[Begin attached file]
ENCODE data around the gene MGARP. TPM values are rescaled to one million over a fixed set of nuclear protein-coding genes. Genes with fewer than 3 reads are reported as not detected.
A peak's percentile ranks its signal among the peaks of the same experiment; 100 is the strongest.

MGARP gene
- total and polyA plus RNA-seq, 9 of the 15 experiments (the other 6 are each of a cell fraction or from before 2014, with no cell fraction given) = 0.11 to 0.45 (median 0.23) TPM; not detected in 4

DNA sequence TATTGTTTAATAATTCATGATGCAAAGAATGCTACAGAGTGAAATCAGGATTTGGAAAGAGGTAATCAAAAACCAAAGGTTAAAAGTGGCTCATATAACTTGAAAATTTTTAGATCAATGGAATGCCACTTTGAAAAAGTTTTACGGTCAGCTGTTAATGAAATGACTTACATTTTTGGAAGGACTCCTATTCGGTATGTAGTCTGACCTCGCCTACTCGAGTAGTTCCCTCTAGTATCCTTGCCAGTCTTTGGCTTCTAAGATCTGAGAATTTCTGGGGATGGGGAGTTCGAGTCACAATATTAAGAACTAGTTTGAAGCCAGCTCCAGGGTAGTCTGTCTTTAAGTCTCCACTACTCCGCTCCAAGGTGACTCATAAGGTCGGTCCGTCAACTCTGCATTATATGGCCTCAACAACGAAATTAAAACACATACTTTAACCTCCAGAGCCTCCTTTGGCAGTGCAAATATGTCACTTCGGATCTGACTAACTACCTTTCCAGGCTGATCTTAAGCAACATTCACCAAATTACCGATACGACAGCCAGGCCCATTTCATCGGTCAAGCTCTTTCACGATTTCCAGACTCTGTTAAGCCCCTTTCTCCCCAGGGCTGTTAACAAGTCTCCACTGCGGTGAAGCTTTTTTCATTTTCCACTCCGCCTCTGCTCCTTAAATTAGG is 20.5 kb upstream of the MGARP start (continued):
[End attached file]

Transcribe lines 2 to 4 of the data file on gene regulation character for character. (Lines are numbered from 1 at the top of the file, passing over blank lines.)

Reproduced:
A peak's percentile ranks its signal among the peaks of the same experiment; 100 is the strongest.

MGARP gene
- total and polyA plus RNA-seq, 9 of the 15 experiments (the other 6 are each of a cell fraction or from before 2014, with no cell fraction given) = 0.11 to 0.45 (median 0.23) TPM; not detected in 4